“It was a time when everybody became an expert on everybody else’s life,” says Conrad Bromberg, the son of the actor J. Edward Bromberg, who was named by Kazan and appeared before HUAC under compulsion and against doctor’s orders. He declined to cooperate and died shortly after. Conrad (who has written and rewritten a dozen drafts of a play called “The Death of a Blacklisted Actor,” the titular character being based on a combination of his father, John Garfield, and Edward G. Robinson) observes, “There was a great Brownie point system set up, depending on which way you wanted to jump. Who was more cowardly? Who was more courageous? Lee Strasberg [director at the Group Theatre and Actors Studio] was a big adviser on what to do. His position was that artists have no place in politics, and if you get caught you get out. Everybody was meeting in living rooms and everywhere the same argument occurred. On the basis of what do you take that position? It was not so much a defense of the USSR as a question of how far do you bend in order to survive? If it doesn’t bother you, you bend all the way, with the knowledge that it will affect others. For two years my father ducked subpoenas. But that didn’t matter. Anything this side of giving names and addresses of your best friends was okay. Whether you talk to them or lie to them or evade them didn’t matter.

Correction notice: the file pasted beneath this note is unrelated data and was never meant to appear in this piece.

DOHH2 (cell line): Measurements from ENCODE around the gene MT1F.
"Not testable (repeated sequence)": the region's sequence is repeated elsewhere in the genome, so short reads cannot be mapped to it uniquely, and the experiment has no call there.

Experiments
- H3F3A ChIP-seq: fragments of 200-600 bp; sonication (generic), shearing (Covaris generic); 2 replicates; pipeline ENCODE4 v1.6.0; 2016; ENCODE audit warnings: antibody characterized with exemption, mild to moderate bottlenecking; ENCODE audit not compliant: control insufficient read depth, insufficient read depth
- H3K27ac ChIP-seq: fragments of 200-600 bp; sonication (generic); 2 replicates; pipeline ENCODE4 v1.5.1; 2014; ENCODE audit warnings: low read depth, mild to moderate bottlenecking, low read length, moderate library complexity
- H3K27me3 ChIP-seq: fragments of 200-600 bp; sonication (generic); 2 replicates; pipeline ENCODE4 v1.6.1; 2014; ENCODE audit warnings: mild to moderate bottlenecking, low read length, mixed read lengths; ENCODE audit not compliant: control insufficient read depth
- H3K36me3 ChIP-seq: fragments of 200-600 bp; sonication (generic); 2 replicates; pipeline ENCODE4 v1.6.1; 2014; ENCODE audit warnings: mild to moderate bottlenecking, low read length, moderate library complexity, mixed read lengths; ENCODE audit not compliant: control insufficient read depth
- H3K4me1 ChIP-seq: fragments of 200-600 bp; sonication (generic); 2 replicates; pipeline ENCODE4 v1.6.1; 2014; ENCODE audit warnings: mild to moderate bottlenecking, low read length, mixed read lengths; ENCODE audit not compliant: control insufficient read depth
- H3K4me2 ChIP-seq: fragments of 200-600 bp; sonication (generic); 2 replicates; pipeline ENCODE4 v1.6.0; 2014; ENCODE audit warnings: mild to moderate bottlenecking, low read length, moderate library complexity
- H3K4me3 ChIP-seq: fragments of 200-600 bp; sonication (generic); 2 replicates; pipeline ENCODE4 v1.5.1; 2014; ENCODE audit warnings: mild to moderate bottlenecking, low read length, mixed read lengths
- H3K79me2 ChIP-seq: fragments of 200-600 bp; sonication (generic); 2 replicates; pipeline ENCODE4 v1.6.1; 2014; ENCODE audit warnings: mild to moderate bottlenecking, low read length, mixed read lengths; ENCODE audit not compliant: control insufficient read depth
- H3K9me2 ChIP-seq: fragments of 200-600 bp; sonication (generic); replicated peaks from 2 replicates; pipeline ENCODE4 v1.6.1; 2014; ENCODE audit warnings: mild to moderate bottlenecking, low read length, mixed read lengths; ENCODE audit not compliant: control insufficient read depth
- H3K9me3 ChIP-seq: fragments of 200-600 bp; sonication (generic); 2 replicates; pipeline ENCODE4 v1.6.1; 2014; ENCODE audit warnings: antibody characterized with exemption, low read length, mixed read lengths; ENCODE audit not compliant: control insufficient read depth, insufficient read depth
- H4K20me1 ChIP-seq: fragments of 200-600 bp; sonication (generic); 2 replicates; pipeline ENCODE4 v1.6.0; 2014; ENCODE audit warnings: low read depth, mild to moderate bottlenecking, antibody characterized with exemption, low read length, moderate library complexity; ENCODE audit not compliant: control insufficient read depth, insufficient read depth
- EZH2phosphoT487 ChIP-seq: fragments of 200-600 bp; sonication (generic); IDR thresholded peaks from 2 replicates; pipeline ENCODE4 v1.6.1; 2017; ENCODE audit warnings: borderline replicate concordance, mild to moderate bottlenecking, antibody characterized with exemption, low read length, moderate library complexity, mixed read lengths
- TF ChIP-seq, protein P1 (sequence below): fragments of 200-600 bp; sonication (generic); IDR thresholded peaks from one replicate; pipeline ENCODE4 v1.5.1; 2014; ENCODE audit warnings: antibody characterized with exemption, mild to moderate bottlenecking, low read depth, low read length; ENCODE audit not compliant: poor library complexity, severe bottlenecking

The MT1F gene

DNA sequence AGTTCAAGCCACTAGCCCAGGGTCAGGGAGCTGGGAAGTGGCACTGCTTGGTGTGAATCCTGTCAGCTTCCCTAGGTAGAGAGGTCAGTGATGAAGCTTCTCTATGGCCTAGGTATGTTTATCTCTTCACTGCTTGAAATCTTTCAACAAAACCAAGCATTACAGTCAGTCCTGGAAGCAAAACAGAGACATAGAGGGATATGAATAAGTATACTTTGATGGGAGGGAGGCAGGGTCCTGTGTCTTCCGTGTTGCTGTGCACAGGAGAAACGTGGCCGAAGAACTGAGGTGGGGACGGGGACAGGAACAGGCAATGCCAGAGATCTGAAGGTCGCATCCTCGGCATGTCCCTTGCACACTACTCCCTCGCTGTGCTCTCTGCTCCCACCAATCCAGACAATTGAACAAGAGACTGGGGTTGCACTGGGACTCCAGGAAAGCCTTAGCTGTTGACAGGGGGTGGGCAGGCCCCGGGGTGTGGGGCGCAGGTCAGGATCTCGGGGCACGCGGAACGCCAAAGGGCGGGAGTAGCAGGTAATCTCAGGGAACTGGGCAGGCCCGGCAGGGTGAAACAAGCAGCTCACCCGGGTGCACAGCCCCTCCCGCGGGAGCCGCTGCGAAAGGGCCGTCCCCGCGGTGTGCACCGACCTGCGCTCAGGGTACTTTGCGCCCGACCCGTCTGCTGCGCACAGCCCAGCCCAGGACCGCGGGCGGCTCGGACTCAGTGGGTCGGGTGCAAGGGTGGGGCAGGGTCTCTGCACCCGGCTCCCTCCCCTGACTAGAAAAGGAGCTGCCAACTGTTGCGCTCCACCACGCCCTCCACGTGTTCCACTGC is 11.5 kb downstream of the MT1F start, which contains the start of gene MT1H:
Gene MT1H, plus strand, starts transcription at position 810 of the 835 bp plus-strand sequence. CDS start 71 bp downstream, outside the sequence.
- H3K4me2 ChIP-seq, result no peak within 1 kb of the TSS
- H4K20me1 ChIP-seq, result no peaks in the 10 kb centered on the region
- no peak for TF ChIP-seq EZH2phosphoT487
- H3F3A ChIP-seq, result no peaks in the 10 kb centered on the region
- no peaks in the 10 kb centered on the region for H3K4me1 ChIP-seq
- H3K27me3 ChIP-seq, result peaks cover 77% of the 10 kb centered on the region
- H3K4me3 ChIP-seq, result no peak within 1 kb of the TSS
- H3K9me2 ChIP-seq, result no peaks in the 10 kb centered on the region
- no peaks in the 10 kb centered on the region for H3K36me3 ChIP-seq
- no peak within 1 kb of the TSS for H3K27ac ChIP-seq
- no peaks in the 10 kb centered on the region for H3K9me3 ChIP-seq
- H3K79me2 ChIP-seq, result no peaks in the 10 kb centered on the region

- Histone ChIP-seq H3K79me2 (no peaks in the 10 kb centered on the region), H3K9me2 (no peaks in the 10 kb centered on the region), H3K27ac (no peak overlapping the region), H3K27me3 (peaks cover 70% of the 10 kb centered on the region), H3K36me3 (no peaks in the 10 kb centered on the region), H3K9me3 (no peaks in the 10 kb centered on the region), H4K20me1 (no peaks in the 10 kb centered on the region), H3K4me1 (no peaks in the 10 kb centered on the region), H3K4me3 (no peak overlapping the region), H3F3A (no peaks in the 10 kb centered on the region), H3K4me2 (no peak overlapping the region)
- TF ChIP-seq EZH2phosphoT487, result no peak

“You were constantly in the position of asking, Who am I in relation to other people? Do I trust my impulses, my humanity, my own sense of living, or do I follow others? Is it all matter of power? Arthur Miller made a decision, in spite of an awful lot of advice the other way. People said, ‘You are blowing your career.’ Either he was braver or smarter than they were or he could not be in the company of corrupt men for too long and live well with himself. There’s a kind of healthy arrogance that many creative people have. They don’t want to be bothered with hustlers. And you certainly don’t want your life controlled by them. Would you want to be a prisoner of Victor Riesel, who could tell you to appear at a certain meeting? That’s what it came down to--that you belong to somebody else who was not even your peer.”